The Brixton Forged wheels measure 19×11-inches up front and 19×12.5-inches in the rear, and are wrapped with meaty 275/35 and 325/30 profile (front and rear respectively) Toyo Proxes R888R rubber.
I will always appreciate cars being able to run decent tyre setups courtesy of air suspension. This is what it has always been about for me, the best of both worlds.
Performance has been addressed too, with an estimated 600hp available. However, there’s talk of a built motor being next on the cards.
Let’s break away from Bavaria for a bit and go right to the US West Coast with this Mustang Mach-e California Route 1 created by Tjin Edition.
Okay, the name is a bit of a mouthful, but it’s interesting to see what can be done with these all-electric platforms.
The front trunk (it’s never frunk, people) has been repurposed to host a colour-changing Air Lift Performance install featuring the manifold, hard lines and twin Viair compressors.
22×9.5-inch Vossen ML-R1s are fitted with 265/35 Falken Ziex S/TZ05 tyres, with the bodywork being brought down to earth by Air Lift Performance struts.
The rear window louvres and roof feature Ford Research & Advanced Engineering solar panels, with a Thule rack host to a pair of Rayvolt e-bikes.
Four Recaro Sportster GT seats reside inside, in matching white leather with lighting inserts and custom orange seat belts.
Lifestyle and how cars are actually used seems to have been a theme on the Ford booth, as this teal-coloured (actual) Mustang demonstrates.
This Ecoboost example wears 20-inch Vossen LC2-A1s, again dropped on Air Lift Performance suspension and featuring Anderson Composites carbon fibre aero components front, sides and rear.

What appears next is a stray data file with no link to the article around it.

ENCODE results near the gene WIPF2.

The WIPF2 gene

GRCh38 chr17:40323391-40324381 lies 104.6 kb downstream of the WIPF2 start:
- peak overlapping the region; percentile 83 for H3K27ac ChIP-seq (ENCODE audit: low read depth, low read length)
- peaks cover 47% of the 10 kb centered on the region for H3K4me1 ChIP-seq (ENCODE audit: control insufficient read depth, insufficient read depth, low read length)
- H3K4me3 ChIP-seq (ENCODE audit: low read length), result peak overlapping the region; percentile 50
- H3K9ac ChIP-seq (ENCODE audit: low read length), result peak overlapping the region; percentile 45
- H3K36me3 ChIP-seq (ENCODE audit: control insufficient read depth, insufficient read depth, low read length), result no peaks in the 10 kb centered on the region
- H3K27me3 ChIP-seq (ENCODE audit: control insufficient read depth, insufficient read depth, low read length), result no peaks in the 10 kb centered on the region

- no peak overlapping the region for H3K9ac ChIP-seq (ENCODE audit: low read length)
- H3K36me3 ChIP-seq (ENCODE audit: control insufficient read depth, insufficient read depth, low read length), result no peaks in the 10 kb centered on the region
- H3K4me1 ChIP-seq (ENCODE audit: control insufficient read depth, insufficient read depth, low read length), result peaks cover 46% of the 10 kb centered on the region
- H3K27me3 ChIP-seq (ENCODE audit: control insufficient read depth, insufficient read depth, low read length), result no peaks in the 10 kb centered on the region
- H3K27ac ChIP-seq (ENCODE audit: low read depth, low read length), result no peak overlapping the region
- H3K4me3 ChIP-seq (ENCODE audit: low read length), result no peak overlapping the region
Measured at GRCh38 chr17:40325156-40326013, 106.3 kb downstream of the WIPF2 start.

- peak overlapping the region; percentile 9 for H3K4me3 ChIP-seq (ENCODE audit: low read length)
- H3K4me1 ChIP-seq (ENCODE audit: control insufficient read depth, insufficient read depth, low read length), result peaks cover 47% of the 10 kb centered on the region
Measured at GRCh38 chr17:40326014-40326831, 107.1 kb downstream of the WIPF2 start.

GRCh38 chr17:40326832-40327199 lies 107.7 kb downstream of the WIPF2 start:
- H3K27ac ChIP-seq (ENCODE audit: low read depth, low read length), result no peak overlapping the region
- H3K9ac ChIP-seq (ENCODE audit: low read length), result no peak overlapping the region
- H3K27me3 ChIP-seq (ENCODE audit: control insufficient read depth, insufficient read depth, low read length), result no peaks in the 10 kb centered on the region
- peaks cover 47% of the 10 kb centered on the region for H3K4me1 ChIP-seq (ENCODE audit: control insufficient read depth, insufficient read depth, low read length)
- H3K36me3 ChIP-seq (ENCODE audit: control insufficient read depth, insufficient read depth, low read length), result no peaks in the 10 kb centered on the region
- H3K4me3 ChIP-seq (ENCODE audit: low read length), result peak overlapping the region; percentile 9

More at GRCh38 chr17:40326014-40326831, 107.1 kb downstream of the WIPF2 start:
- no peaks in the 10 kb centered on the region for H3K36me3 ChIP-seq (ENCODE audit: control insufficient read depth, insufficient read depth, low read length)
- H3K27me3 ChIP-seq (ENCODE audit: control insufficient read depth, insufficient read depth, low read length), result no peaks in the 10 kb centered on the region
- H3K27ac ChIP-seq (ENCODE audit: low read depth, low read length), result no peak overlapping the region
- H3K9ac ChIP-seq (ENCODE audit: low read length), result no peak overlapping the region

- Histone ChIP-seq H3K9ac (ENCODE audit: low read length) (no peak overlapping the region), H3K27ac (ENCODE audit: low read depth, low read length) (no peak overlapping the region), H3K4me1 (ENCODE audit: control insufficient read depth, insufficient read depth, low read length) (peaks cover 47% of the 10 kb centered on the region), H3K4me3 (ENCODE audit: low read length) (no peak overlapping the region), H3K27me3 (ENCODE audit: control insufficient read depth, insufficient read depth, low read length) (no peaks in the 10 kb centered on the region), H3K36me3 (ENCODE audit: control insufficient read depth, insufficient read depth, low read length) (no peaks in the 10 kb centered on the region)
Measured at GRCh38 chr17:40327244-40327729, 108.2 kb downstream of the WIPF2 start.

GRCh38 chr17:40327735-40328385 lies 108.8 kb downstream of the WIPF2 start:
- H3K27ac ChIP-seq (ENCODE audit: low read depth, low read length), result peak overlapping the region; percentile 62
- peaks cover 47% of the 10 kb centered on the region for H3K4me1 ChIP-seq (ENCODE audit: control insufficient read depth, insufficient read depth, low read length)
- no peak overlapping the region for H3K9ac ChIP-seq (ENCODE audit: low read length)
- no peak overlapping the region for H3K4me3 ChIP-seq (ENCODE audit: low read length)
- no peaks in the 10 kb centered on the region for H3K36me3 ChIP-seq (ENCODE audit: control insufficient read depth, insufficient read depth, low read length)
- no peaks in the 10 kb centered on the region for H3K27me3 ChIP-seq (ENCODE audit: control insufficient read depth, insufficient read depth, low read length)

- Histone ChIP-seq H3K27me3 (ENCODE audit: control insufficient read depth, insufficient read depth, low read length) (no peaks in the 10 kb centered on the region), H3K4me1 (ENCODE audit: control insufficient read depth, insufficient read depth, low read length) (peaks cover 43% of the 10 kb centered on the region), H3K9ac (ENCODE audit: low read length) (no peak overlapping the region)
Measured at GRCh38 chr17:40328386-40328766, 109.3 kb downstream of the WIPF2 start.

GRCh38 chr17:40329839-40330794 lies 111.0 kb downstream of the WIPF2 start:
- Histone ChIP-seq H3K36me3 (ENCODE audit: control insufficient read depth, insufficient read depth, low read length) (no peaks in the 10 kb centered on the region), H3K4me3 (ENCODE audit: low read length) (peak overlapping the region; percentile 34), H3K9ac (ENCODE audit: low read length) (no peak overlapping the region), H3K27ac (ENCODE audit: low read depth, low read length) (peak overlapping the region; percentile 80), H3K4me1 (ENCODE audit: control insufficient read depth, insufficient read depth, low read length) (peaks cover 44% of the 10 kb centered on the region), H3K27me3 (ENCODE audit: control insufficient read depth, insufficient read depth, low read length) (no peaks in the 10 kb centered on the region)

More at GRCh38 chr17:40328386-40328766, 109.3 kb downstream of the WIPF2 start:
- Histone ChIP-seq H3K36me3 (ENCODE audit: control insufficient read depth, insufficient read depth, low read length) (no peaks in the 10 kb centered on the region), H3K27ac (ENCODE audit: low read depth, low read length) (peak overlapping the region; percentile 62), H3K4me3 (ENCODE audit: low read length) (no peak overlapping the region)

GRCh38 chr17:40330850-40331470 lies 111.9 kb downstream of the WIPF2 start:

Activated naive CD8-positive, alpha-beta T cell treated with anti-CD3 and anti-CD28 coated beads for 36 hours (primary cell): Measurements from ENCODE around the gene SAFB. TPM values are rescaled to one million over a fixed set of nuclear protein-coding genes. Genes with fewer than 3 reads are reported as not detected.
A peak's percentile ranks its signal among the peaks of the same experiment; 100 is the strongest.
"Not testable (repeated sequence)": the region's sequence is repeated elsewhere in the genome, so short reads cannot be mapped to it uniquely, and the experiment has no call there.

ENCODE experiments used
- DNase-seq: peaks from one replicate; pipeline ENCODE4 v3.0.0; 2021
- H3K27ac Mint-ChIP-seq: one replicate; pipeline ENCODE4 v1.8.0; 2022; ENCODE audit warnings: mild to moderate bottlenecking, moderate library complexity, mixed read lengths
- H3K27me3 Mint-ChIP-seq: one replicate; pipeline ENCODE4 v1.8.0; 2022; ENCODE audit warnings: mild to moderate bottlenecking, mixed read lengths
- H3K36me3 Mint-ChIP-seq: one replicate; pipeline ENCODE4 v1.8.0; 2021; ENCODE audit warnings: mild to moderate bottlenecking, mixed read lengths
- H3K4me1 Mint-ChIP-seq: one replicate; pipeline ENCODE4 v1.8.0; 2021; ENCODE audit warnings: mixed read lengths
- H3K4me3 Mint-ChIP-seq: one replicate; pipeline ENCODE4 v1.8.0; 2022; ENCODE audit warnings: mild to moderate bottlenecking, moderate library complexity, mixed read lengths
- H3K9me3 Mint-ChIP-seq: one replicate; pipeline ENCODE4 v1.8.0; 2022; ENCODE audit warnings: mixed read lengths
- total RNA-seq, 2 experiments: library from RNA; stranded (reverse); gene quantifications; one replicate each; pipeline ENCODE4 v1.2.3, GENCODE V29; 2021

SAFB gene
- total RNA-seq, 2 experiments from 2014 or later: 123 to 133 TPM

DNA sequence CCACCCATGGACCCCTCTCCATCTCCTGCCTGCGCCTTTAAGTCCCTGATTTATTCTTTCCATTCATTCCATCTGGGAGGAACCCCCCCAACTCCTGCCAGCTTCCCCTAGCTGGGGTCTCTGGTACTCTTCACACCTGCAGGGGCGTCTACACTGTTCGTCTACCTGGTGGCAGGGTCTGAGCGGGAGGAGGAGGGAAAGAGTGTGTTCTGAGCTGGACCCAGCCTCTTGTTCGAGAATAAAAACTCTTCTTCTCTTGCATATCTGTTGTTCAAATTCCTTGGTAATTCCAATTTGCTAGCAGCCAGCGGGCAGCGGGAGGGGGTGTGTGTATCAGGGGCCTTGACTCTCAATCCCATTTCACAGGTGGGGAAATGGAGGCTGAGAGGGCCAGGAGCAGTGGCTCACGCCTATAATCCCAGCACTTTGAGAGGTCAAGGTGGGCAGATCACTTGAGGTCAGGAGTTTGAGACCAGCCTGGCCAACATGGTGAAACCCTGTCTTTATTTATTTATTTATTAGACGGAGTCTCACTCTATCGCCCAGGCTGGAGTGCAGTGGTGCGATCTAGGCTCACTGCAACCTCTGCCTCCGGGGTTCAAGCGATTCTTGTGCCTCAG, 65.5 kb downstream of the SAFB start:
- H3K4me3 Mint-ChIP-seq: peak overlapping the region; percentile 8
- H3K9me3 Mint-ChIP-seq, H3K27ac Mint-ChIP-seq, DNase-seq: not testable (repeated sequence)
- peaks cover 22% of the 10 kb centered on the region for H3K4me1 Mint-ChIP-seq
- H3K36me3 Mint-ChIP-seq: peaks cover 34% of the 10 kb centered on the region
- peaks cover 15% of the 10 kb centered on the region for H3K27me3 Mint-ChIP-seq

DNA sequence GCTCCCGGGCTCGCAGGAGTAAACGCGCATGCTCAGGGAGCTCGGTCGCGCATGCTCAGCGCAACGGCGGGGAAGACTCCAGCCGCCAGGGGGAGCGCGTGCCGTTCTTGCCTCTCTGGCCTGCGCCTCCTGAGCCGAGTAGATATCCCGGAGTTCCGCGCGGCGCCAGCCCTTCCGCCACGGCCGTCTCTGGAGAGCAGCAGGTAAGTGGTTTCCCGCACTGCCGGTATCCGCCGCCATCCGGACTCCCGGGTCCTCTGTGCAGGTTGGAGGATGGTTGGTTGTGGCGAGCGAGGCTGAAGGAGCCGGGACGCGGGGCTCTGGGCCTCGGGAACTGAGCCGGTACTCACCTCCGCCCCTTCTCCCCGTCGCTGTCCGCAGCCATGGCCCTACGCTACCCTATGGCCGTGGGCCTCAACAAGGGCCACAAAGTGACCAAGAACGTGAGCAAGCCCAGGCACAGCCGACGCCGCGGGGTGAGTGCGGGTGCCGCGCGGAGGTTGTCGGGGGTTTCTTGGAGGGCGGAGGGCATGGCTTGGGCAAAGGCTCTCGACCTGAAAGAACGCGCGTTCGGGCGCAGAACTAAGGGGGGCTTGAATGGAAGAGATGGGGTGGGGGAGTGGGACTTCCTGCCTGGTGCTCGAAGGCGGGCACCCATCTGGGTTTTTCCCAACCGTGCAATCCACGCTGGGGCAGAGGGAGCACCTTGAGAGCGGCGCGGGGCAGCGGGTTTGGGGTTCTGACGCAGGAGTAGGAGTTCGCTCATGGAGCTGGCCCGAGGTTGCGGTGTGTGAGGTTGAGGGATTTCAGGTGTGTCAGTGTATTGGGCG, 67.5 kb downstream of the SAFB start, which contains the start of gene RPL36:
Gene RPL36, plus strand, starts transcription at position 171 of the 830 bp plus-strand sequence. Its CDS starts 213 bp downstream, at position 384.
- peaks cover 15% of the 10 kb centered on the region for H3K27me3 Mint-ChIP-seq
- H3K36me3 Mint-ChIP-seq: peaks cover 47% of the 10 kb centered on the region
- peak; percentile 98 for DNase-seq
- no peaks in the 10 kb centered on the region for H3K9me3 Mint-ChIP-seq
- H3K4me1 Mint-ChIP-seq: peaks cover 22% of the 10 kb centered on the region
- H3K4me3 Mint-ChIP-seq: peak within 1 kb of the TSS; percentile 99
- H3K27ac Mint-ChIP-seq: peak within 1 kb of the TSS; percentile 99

It would be a neat car to go surfing in, but seeing as I’m allergic to the sea I’ll just settle for burnouts in the car park instead.
The last car I’ll cover in (some) detail before assaulting your eyes with a gallery of awesome is Aaron Stehly‘s Mk1 Golf, as found on the Wavetrac stand.
The car is due a feature soon in a prominent magazine, so we won’t try to steal their thunder by scooping them, but I’m all about this sort of build.
It’s typical Volkswagen, which is not to say it’s any less impressive. The standards set within the scene have always been so high, and this adheres to them and then some.
The project started as a bare shell some 11 years ago and was only finished for SEMA this year with the help of some friends.
Inside and out this Golf is glorious, and it’s a car I would have loved to have pored over in person. Sublime.
I know we like to joke about #bluetoothdriveshafts and some of the other negatives of SEMA, but the good far outweighs the bad and cars like this are a reason why the event is held in such high regard around the world.
As for the rest of the cars in this post? We could probably go into thousands of words on each of them, but a deadline is a deadline and I’m sure the team would like this to be wrapped up before SEMA 2022 comes around. It doesn’t mean they’re worthy of any less praise, and believe you me, I’ll be studying each one just as hard as the cars above.
There’s a lot to digest there, and we’ve included even more of Trevor’s hard work in a bonus gallery below. That big ol’ turbo Country Squire caught my attention, as did the Polaris Slingshot with a Corvette-esque exoskeleton and LS3 swap. I wouldn’t be averse to that last pick-up truck either.
Even from 7,944 kilometres away, I’m still feeling the effects of the 2021 SEMA Show. Not the heat or exhaustion, but that overwhelmed-ness that comes over you as you’re exposed to car after car after car. I think I need a bowl of cereal to wind down. Ben, can I borrow your credit card?
Photography by Trevor Ryan
This story was brought to you in association with Air Lift Performance, an official Speedhunters SupplierThe Cutting Room Floor